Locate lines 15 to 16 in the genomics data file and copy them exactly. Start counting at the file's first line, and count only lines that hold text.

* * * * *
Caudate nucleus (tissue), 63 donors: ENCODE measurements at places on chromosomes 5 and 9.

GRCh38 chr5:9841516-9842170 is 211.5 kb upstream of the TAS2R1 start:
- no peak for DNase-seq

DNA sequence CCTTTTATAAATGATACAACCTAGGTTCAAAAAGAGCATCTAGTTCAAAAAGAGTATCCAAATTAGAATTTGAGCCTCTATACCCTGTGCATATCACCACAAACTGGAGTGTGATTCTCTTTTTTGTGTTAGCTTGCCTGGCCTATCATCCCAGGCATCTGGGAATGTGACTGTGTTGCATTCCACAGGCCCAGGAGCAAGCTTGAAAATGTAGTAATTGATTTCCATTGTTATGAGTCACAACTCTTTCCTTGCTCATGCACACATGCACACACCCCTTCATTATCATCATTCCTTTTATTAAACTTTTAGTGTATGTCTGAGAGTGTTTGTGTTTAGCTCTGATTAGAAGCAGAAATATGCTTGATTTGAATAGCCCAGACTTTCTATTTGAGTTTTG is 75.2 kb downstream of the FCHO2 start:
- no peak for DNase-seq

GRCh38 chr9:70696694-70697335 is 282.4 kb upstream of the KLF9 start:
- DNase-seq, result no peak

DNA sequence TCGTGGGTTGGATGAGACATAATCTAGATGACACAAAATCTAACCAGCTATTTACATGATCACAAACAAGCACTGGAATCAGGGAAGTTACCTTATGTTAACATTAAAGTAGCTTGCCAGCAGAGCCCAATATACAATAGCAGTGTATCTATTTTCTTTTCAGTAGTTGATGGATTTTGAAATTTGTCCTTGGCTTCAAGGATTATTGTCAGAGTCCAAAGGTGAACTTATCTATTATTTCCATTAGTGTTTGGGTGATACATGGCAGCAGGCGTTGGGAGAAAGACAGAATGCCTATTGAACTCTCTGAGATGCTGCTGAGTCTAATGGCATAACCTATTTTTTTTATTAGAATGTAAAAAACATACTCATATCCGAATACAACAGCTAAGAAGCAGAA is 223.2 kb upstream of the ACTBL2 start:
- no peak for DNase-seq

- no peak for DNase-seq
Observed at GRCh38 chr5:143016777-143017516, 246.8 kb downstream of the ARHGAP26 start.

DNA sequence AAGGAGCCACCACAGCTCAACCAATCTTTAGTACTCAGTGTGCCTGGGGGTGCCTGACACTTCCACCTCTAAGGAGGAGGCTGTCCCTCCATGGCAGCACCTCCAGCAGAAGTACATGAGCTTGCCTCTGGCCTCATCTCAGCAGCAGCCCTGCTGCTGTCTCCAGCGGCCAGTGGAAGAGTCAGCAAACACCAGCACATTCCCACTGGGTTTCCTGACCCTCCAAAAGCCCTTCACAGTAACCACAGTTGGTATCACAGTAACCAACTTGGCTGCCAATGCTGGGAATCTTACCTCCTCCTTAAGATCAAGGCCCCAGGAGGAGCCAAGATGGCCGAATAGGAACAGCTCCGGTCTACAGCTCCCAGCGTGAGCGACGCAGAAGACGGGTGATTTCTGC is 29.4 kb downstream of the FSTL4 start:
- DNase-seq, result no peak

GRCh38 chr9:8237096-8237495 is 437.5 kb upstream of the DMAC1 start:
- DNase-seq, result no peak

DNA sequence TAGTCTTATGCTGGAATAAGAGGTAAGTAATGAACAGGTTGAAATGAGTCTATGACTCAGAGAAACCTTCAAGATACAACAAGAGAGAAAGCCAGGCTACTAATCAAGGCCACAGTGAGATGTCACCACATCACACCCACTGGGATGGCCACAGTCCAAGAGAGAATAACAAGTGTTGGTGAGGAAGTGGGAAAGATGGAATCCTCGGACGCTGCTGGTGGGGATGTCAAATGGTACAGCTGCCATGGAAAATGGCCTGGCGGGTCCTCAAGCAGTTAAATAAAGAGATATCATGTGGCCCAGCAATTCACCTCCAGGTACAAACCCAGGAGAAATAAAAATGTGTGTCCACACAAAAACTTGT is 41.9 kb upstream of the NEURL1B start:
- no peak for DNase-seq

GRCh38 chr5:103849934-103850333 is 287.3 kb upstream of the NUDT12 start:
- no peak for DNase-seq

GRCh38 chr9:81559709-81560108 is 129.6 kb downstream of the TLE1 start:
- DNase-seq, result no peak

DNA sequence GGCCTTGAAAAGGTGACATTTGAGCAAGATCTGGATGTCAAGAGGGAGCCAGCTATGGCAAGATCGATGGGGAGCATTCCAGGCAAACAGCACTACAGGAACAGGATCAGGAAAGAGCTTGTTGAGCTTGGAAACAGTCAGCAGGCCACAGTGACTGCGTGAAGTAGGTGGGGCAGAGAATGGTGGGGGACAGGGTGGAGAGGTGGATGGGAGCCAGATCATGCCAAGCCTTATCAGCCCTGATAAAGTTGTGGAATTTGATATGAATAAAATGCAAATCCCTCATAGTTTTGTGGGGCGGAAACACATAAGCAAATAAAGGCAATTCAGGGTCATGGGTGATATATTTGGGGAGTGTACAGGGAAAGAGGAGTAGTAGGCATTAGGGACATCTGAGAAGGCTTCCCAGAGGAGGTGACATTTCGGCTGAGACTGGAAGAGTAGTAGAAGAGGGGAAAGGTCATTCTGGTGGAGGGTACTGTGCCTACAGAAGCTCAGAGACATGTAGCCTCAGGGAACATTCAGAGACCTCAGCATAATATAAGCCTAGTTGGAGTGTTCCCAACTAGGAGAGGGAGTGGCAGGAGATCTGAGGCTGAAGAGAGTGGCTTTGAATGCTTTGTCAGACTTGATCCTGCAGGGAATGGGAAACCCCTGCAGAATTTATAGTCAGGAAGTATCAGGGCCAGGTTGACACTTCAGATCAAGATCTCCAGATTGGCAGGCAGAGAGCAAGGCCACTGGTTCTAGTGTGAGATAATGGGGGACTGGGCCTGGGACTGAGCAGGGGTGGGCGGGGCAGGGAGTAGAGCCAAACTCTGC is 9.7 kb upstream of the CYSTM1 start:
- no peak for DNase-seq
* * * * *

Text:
- DNase-seq, result no peak

DNA sequence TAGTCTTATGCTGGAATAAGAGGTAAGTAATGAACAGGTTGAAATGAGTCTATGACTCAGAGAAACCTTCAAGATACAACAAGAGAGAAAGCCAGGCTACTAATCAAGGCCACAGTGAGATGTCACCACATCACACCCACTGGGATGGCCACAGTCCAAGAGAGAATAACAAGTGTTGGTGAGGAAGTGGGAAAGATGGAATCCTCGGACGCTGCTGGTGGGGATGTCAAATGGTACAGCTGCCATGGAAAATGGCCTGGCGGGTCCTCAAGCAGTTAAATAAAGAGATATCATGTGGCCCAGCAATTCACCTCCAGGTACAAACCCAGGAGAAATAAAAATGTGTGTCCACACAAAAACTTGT is 41.9 kb upstream of the NEURL1B start: